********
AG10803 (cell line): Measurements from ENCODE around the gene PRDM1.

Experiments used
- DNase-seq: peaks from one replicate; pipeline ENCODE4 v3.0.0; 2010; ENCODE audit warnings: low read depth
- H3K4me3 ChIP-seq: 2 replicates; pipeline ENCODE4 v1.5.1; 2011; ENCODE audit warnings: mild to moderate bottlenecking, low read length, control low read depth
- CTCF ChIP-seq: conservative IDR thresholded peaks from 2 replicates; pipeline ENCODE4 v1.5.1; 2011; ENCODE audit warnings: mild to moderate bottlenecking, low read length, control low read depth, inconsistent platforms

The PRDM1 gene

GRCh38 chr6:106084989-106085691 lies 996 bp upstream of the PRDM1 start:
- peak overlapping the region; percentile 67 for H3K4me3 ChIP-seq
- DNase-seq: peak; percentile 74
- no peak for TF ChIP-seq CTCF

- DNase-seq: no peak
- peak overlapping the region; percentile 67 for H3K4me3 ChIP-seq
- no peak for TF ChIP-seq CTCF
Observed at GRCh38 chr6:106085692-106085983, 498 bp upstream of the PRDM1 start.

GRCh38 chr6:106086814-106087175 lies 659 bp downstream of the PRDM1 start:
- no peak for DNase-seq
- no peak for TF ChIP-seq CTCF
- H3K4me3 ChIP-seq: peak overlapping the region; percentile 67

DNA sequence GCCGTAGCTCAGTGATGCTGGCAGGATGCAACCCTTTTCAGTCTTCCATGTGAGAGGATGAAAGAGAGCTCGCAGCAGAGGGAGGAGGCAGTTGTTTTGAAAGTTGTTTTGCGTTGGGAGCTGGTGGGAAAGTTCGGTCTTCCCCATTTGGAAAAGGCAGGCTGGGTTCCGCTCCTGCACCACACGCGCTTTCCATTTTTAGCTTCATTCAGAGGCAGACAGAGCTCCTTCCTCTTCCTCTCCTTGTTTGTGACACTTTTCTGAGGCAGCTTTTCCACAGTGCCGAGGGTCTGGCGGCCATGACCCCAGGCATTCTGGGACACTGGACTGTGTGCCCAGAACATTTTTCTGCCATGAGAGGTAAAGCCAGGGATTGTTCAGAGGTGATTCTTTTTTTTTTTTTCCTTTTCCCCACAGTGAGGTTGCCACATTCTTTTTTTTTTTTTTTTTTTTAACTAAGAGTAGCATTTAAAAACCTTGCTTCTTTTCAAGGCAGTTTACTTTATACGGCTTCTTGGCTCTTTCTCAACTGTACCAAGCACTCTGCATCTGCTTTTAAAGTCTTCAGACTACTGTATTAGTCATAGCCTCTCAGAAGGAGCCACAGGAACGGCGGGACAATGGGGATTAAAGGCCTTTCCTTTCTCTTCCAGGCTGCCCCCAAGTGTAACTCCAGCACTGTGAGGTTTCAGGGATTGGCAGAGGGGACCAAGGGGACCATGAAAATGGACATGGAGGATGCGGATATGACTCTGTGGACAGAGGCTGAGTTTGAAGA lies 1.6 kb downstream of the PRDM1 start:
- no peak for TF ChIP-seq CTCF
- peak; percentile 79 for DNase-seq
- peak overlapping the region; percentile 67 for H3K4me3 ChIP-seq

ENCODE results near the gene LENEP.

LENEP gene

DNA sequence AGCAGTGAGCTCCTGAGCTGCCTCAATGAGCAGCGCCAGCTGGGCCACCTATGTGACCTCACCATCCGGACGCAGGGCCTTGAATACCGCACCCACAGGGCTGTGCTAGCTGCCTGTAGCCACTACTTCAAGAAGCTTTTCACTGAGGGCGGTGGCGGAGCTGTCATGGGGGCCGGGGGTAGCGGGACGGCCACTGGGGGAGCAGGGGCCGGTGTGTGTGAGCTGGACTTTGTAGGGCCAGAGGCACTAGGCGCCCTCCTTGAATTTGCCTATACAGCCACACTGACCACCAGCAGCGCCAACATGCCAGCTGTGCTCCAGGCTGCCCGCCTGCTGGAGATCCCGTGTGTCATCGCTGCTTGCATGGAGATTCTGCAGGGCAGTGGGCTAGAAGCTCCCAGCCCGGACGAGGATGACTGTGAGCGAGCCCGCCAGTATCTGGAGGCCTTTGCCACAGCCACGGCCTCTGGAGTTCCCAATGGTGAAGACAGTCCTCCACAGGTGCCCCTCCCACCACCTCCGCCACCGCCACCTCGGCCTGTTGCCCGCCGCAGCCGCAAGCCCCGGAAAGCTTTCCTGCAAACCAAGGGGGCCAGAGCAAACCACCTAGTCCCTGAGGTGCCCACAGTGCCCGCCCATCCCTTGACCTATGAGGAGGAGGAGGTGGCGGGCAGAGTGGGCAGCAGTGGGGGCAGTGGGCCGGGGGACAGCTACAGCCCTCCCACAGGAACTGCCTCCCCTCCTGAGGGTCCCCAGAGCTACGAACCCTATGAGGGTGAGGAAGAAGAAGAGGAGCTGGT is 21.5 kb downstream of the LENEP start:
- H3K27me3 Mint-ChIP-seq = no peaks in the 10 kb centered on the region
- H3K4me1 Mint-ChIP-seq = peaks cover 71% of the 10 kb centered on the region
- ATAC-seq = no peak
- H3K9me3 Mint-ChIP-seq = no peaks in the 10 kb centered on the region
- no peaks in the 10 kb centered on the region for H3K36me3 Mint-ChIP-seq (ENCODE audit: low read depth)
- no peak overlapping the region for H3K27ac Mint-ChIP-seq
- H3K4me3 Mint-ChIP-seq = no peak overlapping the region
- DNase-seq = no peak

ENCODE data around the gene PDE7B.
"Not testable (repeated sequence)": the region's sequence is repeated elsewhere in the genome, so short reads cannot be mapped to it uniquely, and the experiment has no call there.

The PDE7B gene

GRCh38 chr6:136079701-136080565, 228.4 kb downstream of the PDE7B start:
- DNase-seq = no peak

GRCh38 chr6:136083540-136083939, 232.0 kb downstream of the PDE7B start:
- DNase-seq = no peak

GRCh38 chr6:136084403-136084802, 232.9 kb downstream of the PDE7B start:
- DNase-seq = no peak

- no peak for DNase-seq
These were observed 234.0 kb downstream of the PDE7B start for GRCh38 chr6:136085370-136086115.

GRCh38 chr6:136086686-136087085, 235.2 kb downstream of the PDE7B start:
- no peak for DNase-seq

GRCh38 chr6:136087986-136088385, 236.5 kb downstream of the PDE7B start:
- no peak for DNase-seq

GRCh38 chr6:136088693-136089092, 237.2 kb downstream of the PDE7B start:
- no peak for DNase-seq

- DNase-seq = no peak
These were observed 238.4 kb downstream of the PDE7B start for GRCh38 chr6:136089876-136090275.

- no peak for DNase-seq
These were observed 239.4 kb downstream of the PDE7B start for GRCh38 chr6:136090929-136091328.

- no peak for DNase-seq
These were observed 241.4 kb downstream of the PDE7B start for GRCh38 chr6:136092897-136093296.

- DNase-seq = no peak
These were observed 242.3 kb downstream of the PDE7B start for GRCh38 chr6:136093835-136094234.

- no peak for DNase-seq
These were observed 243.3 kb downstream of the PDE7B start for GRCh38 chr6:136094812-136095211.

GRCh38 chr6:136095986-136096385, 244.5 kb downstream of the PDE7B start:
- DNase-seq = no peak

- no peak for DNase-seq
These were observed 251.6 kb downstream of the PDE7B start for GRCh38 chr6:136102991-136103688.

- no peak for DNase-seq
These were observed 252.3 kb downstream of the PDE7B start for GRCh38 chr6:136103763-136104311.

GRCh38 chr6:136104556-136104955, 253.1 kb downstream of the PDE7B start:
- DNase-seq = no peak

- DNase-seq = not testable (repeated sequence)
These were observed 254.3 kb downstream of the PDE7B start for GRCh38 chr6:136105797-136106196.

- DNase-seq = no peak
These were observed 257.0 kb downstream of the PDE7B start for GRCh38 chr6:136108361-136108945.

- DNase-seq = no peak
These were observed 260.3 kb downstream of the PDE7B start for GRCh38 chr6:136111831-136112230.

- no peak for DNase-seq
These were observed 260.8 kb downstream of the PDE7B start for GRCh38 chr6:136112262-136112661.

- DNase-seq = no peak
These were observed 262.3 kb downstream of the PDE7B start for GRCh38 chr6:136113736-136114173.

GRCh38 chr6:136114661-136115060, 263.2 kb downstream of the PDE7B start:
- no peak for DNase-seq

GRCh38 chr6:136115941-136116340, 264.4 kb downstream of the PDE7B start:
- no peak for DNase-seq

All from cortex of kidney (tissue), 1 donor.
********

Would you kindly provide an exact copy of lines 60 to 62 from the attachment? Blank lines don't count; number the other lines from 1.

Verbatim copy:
These were observed 243.3 kb downstream of the PDE7B start for GRCh38 chr6:136094812-136095211.

GRCh38 chr6:136095986-136096385, 244.5 kb downstream of the PDE7B start:
- DNase-seq = no peak